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Greener Cleanups June 27, 2007 Meeting

U.S. EPA Region 5 and Illinois EPA convened a small group of practitioners engaged in site cleanups and sustainable reuse on June 27, 2007 in Chicago. The purpose of the meeting was to explore a new initiative called Greener Cleanups.

Greener cleanups refers to a method of site remediation that makes:

  • the actual cleanup more efficient and less polluting, and
  • results in a site where the development is designed to reduce the environmental impacts of future use.


Approximately 30 people attended the meeting in person, with a few additional people participating from time to time by phone.

The attendees represented U.S. EPA Region 3; U.S. EPA Region V; U.S. EPA Headquarters; Illinois EPA; Indiana DEM; Wisconsin DNR; Chicago DOE; environmental attorneys; private developers; not-for-profit developers; and environmental consultants.


9:00-9:15 am Welcome and Introductions
  Jim Van der Kloot, U.S. EPA Region 5
  Heather Nifong, Illinois EPA
  David Reynolds, Earth Tech
9:15-9:30 am Project origins - Why greener cleanups?
  Margaret Guerriero, U.S. EPA
  Gary King, Illinois EPA
9:30-9:50 am Case Study: SOS Children's Village
  Kevin Laberge, Chicago Department of Environment
  David Reynolds, Earth Tech
9:50 - 10:10 am N ational Perscpective
  Carlos Pachon, U.S. EPA Office of Superfund Remediation and Technology Innovation
10:10 - 10:30 am Sustainability in Remediation Pilot - DuPont Site, Martinsville, VA
  Deborah Goldblum, U.S. EPA Region 3
10:45 am - 12:30 pm Breakout Groups: Regulatory Barriers, Market Barriers, Remedy Selection and the Greener Cleanup Model
12:30 pm - 1:00 pm Breakout Group Summary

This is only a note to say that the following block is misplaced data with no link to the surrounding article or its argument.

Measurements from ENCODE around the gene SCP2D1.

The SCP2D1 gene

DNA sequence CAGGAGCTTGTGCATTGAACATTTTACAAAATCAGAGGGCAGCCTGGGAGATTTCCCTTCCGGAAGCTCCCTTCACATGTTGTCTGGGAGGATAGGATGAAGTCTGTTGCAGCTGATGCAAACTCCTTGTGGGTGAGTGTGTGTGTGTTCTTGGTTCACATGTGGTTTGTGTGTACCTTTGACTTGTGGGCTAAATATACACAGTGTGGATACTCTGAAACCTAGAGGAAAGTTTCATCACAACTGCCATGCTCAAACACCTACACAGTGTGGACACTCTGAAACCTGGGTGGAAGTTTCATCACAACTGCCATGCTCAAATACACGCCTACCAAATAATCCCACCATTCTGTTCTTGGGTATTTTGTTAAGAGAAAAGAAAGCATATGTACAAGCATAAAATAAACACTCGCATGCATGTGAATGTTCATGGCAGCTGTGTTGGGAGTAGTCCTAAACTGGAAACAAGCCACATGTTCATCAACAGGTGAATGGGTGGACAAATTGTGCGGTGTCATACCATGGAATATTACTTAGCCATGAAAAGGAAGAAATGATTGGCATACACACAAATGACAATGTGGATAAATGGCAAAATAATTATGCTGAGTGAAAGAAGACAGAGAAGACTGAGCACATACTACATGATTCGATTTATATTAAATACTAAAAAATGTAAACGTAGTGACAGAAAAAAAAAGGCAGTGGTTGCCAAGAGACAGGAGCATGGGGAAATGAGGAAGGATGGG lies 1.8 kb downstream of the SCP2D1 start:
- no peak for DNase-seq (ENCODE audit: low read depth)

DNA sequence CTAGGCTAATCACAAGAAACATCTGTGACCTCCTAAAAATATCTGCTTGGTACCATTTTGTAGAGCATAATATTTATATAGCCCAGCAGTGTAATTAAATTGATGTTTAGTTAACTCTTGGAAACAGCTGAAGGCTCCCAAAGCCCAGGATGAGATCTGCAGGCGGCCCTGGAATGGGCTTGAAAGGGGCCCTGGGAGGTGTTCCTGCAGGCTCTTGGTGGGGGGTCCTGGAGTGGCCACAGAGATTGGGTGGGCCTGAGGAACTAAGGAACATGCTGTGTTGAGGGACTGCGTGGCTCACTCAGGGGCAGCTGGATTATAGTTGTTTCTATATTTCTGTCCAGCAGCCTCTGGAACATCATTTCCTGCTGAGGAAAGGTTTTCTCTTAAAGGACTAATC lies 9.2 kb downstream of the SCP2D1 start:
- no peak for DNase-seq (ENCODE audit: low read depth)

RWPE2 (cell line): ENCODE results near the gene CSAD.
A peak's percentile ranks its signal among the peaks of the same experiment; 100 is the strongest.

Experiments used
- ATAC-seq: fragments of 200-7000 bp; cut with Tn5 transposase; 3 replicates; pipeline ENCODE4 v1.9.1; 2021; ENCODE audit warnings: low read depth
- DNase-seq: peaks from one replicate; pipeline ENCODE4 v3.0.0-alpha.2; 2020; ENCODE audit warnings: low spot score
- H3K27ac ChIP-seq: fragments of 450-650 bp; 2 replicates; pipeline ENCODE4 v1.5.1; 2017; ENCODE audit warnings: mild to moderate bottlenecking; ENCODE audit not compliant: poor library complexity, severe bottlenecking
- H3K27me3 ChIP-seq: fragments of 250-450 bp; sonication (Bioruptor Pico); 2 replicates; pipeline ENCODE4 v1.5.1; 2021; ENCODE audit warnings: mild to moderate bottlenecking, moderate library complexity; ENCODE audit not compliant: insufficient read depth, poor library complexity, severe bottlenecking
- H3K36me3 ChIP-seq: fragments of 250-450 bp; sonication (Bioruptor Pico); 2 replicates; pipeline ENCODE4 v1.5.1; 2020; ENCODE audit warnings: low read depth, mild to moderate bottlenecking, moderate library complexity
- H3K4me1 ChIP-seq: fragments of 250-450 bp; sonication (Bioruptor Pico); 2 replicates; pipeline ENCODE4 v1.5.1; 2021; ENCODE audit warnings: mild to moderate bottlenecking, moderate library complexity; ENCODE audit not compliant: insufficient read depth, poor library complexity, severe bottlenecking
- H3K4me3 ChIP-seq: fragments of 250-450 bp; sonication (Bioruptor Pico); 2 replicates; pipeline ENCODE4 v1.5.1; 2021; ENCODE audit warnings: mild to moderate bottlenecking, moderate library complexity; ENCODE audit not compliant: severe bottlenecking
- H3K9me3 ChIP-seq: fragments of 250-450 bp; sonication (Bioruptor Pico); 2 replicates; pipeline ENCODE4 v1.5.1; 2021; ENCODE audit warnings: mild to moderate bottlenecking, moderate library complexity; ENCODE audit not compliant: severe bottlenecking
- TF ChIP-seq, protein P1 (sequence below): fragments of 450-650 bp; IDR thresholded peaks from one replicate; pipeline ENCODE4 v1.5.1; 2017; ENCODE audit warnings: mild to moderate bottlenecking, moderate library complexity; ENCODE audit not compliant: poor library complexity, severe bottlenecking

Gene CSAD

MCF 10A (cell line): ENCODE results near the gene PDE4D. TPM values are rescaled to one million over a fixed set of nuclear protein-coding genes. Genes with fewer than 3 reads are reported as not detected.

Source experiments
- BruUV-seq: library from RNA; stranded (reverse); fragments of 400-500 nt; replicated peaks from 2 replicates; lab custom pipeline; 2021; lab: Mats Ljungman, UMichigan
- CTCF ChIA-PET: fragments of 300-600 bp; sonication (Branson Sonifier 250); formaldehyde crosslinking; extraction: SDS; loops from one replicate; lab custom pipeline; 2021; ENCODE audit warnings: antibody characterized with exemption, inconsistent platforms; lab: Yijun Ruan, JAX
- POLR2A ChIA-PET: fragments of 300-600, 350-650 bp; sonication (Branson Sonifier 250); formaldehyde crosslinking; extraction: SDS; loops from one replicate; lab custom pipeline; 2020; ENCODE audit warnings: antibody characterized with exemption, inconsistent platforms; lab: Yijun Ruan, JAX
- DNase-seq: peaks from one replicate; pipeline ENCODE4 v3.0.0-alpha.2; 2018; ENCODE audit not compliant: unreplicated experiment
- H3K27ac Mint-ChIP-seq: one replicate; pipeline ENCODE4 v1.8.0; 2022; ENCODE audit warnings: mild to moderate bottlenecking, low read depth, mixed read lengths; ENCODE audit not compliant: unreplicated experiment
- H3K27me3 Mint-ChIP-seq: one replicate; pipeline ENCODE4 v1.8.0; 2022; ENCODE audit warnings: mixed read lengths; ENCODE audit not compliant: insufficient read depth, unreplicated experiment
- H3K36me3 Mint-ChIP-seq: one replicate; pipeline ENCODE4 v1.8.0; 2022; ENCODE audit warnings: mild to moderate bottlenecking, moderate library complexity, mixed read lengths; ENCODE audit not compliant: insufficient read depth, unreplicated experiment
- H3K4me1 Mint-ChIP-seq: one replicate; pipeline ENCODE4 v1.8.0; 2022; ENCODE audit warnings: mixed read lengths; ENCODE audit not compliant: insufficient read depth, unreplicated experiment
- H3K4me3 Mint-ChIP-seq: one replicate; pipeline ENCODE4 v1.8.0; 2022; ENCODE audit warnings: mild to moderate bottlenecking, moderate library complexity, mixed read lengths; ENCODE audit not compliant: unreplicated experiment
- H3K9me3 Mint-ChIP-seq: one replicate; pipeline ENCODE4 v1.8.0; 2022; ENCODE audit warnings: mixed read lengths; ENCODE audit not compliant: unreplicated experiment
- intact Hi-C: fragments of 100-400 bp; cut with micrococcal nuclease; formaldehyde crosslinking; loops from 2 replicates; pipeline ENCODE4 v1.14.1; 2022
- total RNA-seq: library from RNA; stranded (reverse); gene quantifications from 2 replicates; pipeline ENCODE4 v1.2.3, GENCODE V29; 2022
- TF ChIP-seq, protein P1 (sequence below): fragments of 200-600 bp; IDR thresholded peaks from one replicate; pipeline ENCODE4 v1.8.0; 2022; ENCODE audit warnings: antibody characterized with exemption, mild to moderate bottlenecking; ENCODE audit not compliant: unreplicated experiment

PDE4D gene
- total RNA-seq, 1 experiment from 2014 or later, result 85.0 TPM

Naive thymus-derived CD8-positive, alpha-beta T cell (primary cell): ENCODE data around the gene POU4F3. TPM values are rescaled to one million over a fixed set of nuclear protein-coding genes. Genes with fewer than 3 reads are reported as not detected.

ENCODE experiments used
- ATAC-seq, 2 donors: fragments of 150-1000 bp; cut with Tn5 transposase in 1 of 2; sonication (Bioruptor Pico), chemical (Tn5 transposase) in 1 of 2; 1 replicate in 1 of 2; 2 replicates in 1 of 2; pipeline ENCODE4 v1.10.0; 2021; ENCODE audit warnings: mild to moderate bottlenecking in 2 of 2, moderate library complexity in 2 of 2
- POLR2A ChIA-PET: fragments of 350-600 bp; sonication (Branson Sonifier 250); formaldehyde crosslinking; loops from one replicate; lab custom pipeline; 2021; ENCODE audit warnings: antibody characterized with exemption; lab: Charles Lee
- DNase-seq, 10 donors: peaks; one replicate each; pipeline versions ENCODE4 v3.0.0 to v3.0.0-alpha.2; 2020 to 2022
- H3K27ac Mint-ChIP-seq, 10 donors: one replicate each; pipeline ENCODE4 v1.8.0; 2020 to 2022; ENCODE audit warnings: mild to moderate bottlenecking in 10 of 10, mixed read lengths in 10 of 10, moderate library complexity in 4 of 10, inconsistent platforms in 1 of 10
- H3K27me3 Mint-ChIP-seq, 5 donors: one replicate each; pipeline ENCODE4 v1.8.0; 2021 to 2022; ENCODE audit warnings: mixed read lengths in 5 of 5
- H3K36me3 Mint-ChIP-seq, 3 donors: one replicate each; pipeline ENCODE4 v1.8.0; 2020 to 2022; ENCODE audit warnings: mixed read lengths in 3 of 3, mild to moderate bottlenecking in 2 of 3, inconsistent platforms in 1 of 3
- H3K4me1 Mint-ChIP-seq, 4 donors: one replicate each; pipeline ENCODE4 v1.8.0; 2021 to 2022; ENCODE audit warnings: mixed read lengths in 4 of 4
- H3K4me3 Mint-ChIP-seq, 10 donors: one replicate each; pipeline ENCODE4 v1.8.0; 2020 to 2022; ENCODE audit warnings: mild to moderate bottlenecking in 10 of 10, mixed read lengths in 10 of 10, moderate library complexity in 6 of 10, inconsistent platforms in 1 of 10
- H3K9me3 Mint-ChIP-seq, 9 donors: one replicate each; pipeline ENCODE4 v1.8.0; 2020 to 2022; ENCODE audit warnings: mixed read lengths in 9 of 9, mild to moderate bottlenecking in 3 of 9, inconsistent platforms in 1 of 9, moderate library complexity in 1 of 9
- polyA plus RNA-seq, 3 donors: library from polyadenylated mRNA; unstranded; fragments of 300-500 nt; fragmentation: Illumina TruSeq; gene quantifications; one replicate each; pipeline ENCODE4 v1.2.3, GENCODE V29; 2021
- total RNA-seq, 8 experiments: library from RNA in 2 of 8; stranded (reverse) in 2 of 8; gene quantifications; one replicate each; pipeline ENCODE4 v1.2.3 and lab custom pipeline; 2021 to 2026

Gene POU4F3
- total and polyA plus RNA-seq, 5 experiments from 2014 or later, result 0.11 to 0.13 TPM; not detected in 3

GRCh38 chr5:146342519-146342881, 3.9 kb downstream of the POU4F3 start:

1:30 pm - 3:00 pm Conclusion

Next Steps to be Taken by Illinois EPA

  1. Audit "typical" cleanups under the Leaking UST Program and the Resource Conservation and Recovery Act (RCRA); removal under the Comprehensive Environmental Response, Compensation, and Liability Act (CERCLA); and voluntary cleanups under the Site Remediation Program.
  2. Using the information collected from the working meeting and the program audits, identify opportunities for "greening" cleanups for each regulatory program in a matrix or decision tree format.
  3. Graphically summarize how cleanups differ among different programs (regulatory and non-regulatory) and by different types of site owners or remediation applicants (public and private).
  4. Propose how the sequencing of activities could be improved for greater efficiency and environmental benefit graphically and through case studies. Activities to be considered will be within the cleanup itself as well as more broadly applied to the entire site assessment and redevelopment process.
  5. Identify the questions site owners and remediation applicants seeking greener cleanups should ask of their consultants and contractors.
  6. Identify the institutional barriers to implementing greener cleanups.
  7. Develop a recognition program for greener cleanups.